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I have a remote bare Git repository on an Ubuntu server, where the files are owned by the user my_project and the group my_project, with permissions set accordingly. All commiters are themself in the group my_project.

When somebody commit then push from any Ubuntu laptop with the user my_user to the server via SSH, some files in the remote repository are created (updated?) so they now belong to the user and group my_user.

Of course, when somebody else wants to commit, he is now unable to do so because he doesn't have write permissions. I could set permission to 777 but it's not the best option.

Is there any way I can solve this problem while keeping restricted write permissions?

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up vote 3 down vote accepted

Would the SUID and SGID bits help you? I use a similar mechanism to allow members of the bzr group to commit files to a bazaar central repo and still keep the accessible permissions.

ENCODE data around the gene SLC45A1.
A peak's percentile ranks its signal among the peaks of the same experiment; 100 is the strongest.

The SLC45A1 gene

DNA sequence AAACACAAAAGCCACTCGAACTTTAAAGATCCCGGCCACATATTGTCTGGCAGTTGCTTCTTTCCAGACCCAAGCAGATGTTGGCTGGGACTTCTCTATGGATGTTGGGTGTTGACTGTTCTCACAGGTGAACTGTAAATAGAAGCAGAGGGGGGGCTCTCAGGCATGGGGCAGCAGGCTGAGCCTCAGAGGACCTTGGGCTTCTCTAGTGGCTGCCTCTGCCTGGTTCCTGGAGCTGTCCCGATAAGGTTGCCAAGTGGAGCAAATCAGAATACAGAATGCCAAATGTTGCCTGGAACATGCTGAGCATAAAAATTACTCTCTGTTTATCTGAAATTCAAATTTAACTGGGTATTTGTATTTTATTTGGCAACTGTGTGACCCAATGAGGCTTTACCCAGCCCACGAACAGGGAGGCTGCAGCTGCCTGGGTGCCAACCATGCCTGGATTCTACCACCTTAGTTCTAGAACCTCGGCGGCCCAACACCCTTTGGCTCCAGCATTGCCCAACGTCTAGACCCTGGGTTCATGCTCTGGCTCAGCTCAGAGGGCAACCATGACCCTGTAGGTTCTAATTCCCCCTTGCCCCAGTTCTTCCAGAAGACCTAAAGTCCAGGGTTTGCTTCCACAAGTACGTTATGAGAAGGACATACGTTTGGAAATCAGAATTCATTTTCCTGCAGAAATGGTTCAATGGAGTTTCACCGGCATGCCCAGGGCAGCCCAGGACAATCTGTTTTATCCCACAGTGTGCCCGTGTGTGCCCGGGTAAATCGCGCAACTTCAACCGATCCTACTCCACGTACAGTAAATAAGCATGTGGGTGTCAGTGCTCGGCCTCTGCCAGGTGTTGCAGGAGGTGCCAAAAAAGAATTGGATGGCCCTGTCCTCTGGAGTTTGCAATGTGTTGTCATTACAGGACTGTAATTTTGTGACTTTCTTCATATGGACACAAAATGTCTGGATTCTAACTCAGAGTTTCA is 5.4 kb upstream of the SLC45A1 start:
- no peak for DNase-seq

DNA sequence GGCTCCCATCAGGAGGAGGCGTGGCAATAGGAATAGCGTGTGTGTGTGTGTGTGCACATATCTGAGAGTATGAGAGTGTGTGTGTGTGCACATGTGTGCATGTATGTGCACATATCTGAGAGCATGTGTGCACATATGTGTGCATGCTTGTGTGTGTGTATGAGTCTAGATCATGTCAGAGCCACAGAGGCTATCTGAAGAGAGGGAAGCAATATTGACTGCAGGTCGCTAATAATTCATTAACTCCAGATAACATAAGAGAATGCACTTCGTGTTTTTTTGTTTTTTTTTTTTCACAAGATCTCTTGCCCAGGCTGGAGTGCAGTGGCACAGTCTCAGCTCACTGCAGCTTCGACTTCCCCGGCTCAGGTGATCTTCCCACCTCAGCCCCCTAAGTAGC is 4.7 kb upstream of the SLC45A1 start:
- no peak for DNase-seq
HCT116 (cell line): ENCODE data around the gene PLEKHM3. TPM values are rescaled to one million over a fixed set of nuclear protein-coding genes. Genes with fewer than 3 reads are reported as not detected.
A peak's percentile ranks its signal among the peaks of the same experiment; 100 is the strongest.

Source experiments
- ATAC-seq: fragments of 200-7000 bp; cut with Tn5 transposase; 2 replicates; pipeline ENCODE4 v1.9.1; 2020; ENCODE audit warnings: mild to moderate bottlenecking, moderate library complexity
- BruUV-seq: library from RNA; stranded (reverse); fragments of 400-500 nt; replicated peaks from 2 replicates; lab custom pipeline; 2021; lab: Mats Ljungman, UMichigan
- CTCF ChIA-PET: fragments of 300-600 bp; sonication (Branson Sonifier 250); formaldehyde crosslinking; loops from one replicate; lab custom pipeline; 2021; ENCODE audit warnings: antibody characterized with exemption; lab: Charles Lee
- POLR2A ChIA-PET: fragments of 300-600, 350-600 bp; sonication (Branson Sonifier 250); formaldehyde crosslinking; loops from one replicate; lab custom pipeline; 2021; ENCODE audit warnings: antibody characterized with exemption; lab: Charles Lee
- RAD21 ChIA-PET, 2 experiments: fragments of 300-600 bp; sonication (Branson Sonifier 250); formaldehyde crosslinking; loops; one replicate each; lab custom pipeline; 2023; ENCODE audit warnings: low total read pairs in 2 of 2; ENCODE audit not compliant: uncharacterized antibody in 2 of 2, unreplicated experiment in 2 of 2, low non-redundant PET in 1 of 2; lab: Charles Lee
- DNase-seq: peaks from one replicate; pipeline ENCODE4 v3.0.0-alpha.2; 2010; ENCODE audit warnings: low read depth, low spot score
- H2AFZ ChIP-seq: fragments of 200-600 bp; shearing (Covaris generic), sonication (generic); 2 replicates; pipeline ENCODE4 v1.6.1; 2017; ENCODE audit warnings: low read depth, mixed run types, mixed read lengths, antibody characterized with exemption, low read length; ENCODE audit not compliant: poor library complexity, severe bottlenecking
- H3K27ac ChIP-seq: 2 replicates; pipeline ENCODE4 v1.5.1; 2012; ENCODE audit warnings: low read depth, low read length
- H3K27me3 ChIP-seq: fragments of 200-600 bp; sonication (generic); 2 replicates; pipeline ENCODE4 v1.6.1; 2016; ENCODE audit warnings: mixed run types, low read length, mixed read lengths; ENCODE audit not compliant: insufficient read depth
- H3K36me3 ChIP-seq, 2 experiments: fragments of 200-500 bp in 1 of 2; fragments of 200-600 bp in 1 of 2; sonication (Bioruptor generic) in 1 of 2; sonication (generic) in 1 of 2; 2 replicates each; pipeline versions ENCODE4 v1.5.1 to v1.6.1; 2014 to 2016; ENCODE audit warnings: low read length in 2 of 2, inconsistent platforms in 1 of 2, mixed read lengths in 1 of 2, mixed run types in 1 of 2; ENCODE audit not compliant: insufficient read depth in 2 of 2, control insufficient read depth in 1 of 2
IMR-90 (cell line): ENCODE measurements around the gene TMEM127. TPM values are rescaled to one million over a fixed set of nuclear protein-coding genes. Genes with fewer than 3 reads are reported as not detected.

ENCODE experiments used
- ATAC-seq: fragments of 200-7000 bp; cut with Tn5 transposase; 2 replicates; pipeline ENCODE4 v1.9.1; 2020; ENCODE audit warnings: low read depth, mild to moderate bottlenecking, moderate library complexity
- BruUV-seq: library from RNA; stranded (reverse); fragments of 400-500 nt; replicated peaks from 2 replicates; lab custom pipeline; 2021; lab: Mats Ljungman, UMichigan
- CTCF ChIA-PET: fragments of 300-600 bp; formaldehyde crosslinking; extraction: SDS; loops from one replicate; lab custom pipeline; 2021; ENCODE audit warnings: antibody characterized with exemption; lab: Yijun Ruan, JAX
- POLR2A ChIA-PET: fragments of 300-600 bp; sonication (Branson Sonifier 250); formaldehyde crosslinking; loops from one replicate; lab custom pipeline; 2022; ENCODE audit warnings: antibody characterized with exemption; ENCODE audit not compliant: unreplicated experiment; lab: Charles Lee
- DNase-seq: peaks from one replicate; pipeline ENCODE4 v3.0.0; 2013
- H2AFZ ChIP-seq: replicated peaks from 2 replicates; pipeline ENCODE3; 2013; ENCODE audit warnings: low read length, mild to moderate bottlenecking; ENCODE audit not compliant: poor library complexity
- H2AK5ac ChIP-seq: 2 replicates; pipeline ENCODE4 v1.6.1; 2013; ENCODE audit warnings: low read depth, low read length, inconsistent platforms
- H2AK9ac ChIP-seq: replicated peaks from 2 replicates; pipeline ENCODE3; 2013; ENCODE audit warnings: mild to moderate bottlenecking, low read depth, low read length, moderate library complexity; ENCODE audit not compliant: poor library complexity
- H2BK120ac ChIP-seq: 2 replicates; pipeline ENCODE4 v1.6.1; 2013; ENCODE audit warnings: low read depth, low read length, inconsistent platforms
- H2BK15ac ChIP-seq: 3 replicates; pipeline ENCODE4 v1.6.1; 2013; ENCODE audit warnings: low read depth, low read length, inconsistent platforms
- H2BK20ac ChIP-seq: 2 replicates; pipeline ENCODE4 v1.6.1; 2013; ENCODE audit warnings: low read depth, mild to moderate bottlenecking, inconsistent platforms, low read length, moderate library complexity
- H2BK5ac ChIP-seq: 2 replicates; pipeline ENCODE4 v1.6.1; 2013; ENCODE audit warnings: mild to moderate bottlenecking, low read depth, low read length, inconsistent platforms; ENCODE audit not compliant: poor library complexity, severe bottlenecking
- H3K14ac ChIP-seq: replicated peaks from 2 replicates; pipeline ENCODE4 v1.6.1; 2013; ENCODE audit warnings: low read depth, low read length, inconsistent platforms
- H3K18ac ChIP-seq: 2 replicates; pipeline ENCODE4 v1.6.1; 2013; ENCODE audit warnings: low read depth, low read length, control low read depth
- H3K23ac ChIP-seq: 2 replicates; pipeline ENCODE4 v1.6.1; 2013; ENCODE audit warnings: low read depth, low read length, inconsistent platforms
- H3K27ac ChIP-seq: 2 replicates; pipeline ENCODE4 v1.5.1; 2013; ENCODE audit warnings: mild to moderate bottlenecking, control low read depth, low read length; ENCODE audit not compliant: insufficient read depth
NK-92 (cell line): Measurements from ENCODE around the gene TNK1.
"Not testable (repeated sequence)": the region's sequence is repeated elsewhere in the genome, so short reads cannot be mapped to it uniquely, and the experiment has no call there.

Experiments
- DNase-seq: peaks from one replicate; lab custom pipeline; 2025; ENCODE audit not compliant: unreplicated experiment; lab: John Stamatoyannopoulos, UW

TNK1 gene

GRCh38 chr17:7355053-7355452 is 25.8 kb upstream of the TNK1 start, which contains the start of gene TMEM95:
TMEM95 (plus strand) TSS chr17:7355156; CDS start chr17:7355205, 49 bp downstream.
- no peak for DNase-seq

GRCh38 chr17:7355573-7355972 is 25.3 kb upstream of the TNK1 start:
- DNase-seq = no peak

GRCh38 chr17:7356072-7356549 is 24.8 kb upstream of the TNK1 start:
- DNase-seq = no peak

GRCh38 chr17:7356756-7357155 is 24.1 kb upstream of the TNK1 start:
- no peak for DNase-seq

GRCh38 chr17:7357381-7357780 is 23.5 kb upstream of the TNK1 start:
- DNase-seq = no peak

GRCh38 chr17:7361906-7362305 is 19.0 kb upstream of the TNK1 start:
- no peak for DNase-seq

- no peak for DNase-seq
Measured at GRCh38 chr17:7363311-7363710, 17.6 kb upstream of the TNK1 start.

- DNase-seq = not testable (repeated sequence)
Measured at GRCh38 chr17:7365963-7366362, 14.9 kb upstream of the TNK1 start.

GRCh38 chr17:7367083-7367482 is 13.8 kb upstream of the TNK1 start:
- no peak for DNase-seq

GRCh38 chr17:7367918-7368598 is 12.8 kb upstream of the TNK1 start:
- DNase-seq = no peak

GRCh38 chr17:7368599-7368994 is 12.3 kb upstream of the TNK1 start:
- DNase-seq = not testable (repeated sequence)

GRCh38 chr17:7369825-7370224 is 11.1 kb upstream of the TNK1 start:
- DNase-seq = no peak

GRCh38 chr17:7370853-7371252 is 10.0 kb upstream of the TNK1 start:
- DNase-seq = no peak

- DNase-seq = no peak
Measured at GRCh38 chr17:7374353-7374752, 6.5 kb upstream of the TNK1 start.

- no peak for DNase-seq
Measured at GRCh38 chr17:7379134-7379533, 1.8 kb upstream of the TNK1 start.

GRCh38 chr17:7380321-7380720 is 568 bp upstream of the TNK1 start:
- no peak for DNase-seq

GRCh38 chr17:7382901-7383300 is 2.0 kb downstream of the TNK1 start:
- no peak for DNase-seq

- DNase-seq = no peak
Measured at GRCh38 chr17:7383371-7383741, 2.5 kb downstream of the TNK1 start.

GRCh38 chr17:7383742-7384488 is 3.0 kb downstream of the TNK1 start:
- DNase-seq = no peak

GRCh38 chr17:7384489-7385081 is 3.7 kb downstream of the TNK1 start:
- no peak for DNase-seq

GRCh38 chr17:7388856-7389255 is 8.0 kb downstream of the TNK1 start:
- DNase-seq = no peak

drwsrwsr-x  3 bzr          bzr          4.0K 2010-04-15 17:58 bzr

set with sudo chmod ug+s /home/bzr

/etc/group contains bzr:x:1012:bzr,tom,<and a whole bunch of other usernames>

This seems to work pretty well for us, allowing users in the bzr group to commit files to the central repository.

Setting mode 777 probably isn't ideal, for the obvious security reasons.

If I've missed the point, oops.

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I'll try that :-) ! – e-satis Apr 19 '10 at 9:24
Heh. It was really late at night when i posted this. Couldn't remember if I had or not! – Tom O'Connor Apr 19 '10 at 9:50
That worked. Thks. – e-satis Apr 19 '10 at 14:19

Check out the core.sharedRepository config variable in git config --help. Setting it to group might do the trick.

Another option might be to use something like gitosis to manage the repository.

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+1. This approach is more preferrable to me when hosting the remote repo over ssh. Set the config by executing git config core.sharedRepository group on the MyProject.git folder. Also I normally add umask 002 on /etc/profile so new files written automatically has group write permission – gerrytan Feb 26 '13 at 23:09

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